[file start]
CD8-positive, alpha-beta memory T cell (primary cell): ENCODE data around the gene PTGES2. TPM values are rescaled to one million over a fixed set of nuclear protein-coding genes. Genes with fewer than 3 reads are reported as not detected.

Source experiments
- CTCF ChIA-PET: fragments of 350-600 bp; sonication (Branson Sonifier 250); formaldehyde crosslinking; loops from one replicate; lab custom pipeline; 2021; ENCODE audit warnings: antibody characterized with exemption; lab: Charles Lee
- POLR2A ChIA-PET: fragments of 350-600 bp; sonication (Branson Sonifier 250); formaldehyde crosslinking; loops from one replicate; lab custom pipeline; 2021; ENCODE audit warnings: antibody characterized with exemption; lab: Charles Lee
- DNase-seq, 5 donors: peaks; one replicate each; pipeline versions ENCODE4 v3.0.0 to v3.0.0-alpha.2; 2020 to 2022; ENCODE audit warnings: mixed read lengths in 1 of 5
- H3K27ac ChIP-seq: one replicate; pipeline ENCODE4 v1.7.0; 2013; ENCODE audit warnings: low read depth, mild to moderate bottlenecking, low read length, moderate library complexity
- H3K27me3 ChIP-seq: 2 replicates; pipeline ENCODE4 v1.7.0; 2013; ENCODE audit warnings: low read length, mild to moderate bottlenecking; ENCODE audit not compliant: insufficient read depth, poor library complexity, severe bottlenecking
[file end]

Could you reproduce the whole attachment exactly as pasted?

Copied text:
CD8-positive, alpha-beta memory T cell (primary cell): ENCODE data around the gene PTGES2. TPM values are rescaled to one million over a fixed set of nuclear protein-coding genes. Genes with fewer than 3 reads are reported as not detected.

Source experiments
- CTCF ChIA-PET: fragments of 350-600 bp; sonication (Branson Sonifier 250); formaldehyde crosslinking; loops from one replicate; lab custom pipeline; 2021; ENCODE audit warnings: antibody characterized with exemption; lab: Charles Lee
- POLR2A ChIA-PET: fragments of 350-600 bp; sonication (Branson Sonifier 250); formaldehyde crosslinking; loops from one replicate; lab custom pipeline; 2021; ENCODE audit warnings: antibody characterized with exemption; lab: Charles Lee
- DNase-seq, 5 donors: peaks; one replicate each; pipeline versions ENCODE4 v3.0.0 to v3.0.0-alpha.2; 2020 to 2022; ENCODE audit warnings: mixed read lengths in 1 of 5
- H3K27ac ChIP-seq: one replicate; pipeline ENCODE4 v1.7.0; 2013; ENCODE audit warnings: low read depth, mild to moderate bottlenecking, low read length, moderate library complexity
- H3K27me3 ChIP-seq: 2 replicates; pipeline ENCODE4 v1.7.0; 2013; ENCODE audit warnings: low read length, mild to moderate bottlenecking; ENCODE audit not compliant: insufficient read depth, poor library complexity, severe bottlenecking